*> No big deal. Did the numbers on a spreadsheet. Retired my slide rule*

*> decades ago.*

*> *

*> >Better just to use the pounds in*

*> >the KE formula, and mi/h for speed, then use a conversion factor from*

*> >lb mi^2/h^2 to Btu--and you can factor in the constant 1/2 factor as*

*> >well.*

*> *

*> If you plug weight (pounds force) into the KE equation I gave you're*

*> going to get the wrong answer.*

You don't have pounds force. You have pounds mass.

If you use pounds mass and feet per second in your kinetic energy

formula, the result is in foot poundals. It is just as easy to

convert foot poundals to Btu, as your calculations converting foot

pounds force to Btu were.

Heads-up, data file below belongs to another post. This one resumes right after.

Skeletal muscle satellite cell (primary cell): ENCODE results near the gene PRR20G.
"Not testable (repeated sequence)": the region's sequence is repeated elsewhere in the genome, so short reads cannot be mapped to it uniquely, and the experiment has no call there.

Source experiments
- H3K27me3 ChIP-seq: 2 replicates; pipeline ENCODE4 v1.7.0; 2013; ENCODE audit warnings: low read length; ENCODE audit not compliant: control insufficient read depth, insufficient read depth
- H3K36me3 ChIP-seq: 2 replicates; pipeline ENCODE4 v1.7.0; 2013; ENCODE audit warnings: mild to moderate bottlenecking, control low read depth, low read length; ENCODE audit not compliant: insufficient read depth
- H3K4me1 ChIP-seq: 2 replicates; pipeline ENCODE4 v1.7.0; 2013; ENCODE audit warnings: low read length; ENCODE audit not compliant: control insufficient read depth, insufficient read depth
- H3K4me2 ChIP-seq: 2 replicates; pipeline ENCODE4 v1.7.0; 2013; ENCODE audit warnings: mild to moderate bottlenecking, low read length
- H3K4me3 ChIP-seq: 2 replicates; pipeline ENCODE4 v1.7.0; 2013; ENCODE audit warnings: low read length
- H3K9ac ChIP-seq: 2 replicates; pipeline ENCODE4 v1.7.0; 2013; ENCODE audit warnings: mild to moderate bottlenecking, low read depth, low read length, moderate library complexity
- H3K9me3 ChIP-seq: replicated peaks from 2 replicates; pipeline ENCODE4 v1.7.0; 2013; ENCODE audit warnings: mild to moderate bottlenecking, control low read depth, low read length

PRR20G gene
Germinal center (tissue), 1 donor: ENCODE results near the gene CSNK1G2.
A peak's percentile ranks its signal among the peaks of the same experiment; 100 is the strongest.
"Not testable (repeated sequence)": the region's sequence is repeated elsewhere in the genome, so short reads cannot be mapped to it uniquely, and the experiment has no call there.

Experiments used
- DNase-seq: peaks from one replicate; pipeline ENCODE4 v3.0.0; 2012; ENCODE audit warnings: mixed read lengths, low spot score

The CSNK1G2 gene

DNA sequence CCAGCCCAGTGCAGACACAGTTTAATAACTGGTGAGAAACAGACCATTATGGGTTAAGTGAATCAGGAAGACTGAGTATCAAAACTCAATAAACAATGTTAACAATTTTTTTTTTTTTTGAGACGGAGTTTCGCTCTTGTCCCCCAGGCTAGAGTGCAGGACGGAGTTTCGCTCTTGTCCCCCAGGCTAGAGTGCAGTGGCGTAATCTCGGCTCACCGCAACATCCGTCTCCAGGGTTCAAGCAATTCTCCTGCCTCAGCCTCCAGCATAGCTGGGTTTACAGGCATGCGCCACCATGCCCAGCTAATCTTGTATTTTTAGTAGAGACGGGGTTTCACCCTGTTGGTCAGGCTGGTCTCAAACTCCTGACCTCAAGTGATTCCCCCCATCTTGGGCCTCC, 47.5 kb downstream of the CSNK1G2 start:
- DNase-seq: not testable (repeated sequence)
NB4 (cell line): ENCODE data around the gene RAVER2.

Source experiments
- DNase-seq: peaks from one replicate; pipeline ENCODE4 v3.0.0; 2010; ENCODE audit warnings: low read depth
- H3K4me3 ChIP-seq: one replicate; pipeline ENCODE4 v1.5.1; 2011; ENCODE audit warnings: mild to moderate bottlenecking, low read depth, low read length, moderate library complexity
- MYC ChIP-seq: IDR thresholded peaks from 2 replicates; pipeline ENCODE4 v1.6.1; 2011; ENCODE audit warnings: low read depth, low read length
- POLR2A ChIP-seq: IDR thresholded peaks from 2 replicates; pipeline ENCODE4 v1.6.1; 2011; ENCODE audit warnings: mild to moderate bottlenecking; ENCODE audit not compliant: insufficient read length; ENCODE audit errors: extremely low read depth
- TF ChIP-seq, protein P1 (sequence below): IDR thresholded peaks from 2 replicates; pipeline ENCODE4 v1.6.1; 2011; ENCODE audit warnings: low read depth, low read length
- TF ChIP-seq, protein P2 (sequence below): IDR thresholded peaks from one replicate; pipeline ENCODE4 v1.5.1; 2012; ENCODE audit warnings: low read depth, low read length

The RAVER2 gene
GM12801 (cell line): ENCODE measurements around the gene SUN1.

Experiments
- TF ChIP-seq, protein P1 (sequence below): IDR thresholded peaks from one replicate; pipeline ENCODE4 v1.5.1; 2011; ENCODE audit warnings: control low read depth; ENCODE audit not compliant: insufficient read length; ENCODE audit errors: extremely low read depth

If the curb weight is indeed 1311 kg, as listed in one of the sites

above, at exactly what areas on the surface of the earth would that

much mass exert a force of 2890 pounds force, measured to the nearest

pound force? Note that even if you limit yourself to sea level on the

surface of the earth, a mass of 1311 +/0.5 kg will exert a force of

from 2881.4 lbf to 2898.9 lbf (throw in elevation, including Mt.

Chimborazo, the highest mountain on earth in both ways relevant to

this discussion, and the variation on the surface of the earth is even

greater). But 1311 kg is 2890 lb anywhere on earth, or anywhere else.

If curb weight were in pounds force, as you erroneously believed,

you'd never have more than 2 significant digits, if all you know about

location is that it is somewhere on earth.

*> *

*> >But what is this, a drone, a driverless car? Don't you need to add in*

*> >the mass of the driver? What is that listed mass for, a vehicle with*

*> >an empty tank? Or one 1/4 full only? Let's just throw in a little*

*> >more for driver and fuel (say you drive it from full down to a quarter*